Forty years ago the leading Irish export was young people leaving for jobs outside the country. Today Ireland has a higher per capita income than Germany, and 160,000 temporary workers from Eastern Europe live in Ireland. As a result of a generation of cutting taxes, reforming education, investing in infrastructure, working hard, and reshaping its government to be friendly to foreign investment, the German Bundesbank now projects that Ireland is on its way to becoming the wealthiest country in Europe per capita. In fact, European Union bureaucrats in Brussels complained that Irish taxes were too low and that they were therefore cheating, which meant that in order to slow down to the rest of Europe’s rate Ireland needed to raise taxes.
Bad policies lead to bad outcomes. But the reverse is true as well.
If we have the right policies, policies that expand our free market sys tem, we can create better outcomes than we can imagine.
LONDON TO REPLACE NEW YORK?
America’s ability to win, and not just compete, in the global economy depends in part on our having the world’s most efficient capital markets. We need substantial reforms in this area if America is to be the
This is a page out of Real Change by Newt. Hope you enjoyed it; hope those of you who haven’t, pick up the book. Grimmy
This is a speech given by Dr. Philip Zimbardo, authour of “The Lucifer Effect.” In it,
he gives practical advice on how to recognize, and then resist being compelled into
performing evil actions. In this time of creeping fascism, it is important for everyone to inoculate themselves against unwanted influence. The tips given in this seminar will help all of us in avoiding becoming a tool of those who would do people harm.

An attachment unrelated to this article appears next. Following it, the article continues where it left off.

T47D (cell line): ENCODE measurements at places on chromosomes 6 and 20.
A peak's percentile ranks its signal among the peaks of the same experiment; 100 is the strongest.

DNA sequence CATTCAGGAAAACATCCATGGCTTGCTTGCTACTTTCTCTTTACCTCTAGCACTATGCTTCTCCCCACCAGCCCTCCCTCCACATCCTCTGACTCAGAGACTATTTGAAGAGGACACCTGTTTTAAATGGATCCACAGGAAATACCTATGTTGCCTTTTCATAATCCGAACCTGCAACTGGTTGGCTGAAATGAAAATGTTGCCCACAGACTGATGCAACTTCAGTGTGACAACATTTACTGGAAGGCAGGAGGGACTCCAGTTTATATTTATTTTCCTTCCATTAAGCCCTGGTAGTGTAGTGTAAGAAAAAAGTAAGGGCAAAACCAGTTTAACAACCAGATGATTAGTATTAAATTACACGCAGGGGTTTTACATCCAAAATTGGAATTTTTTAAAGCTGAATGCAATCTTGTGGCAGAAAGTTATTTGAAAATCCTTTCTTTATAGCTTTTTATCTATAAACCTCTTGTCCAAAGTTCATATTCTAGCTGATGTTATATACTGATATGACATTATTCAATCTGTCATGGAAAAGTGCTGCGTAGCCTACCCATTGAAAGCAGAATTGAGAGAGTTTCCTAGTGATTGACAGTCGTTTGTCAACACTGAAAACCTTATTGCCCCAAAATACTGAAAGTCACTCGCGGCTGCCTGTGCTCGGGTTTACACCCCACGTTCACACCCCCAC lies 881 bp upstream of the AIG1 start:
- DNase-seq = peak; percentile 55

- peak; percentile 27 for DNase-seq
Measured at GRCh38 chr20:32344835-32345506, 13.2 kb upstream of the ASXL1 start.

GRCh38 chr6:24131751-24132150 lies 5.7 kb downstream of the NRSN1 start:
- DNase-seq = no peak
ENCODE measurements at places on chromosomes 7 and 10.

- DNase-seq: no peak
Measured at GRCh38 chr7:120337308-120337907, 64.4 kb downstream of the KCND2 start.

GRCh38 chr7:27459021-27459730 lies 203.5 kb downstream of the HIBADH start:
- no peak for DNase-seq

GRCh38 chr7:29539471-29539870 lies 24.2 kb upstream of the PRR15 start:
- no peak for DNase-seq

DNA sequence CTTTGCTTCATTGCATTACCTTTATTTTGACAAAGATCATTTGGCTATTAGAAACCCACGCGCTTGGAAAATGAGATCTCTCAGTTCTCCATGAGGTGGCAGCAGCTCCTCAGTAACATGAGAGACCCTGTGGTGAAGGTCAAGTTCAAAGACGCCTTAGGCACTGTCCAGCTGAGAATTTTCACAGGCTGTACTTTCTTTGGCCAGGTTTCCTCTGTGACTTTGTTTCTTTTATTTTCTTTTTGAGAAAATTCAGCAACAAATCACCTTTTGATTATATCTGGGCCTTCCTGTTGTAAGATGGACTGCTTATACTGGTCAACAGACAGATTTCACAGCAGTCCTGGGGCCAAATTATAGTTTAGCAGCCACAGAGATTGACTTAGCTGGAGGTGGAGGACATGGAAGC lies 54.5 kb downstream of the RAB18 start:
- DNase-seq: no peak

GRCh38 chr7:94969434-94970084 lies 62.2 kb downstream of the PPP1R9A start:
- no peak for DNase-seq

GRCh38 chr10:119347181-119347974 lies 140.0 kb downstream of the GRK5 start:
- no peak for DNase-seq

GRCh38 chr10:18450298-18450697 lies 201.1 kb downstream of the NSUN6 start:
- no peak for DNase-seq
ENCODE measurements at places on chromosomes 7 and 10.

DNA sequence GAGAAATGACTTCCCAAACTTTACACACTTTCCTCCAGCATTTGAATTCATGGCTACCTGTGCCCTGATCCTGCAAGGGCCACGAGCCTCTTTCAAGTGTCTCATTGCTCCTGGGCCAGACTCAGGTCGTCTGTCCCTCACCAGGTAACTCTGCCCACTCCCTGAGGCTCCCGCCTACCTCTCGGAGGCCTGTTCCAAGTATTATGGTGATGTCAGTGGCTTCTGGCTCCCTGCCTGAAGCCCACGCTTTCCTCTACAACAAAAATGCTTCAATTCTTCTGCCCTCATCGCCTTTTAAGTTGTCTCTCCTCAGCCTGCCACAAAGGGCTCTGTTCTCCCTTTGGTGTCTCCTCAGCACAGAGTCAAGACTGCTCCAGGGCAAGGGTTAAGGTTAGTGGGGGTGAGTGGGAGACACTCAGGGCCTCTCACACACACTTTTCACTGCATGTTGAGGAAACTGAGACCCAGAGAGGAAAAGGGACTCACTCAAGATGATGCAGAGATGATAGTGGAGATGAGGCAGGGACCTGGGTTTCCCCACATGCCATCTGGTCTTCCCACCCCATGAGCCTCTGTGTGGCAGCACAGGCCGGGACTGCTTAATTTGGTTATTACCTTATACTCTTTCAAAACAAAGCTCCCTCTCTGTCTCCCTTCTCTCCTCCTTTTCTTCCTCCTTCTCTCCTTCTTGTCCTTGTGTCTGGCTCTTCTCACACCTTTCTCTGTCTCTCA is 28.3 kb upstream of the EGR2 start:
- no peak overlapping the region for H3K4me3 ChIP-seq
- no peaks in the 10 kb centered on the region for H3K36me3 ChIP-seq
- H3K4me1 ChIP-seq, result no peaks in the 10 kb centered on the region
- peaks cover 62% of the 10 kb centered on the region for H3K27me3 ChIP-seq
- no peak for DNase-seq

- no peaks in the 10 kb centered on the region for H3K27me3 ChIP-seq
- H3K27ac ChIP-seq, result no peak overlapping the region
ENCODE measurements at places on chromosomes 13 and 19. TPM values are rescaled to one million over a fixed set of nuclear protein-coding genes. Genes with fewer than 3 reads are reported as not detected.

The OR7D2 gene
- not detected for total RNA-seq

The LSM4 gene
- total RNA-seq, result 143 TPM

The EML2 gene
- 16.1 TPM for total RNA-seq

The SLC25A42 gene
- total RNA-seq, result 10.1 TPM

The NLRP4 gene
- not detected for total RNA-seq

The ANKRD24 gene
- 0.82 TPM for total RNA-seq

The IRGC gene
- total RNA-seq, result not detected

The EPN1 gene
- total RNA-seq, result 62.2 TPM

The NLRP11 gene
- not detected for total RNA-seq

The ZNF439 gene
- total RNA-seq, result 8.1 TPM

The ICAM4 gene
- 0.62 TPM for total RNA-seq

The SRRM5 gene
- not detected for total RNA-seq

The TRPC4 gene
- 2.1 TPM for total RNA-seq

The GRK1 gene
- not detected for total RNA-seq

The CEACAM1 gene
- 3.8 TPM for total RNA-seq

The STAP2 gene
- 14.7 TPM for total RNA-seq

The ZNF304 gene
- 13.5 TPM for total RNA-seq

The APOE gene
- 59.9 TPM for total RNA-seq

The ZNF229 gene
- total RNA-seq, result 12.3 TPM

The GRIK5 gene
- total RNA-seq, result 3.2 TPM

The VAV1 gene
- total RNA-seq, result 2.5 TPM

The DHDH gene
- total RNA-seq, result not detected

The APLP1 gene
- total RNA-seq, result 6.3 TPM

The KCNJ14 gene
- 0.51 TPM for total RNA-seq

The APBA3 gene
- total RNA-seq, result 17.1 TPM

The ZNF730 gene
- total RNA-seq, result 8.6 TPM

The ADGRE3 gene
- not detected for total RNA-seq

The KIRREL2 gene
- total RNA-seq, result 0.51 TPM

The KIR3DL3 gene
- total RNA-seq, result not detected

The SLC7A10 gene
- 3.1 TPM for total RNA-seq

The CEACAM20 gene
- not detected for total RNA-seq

While I believe every American has the right to bitterly complain about politics and politicians, and do a considerable amount of it myself, some of the third-party Nader/McKinney for President Puritans remind me of the GOP chickenhawks who want to start wars all over the planet as long as they don’t have to strap on a helmet and get shot at themselves. Yes, the Democrats have gone weak and spineless on many issues, but with a Dem President and a larger majority in the Congress, that would quickly change, I think. And politics is a dirty business – purists are perpetually outraged at those pols who have to occasionally compromise to get good things done, but they have no better solution to offer – just more carping and denunciation.
So, in the interest of constructive advice, here’s a suggestion for the Perfect World crowd who despise and deride the Democrats so much: Why don’t you run for office? Either as a Democrat, or a Green, or independent, or whatever — stop complaining that others aren’t doing exactly what you want them to do and do it yourself. Go out and get the necessary signatures on a petition and file it with the state and put your name on the ballot. (And it has to be your full name; you won’t be able to hide behind a screen name.) Don’t like your senator or congressional rep? Run to replace them!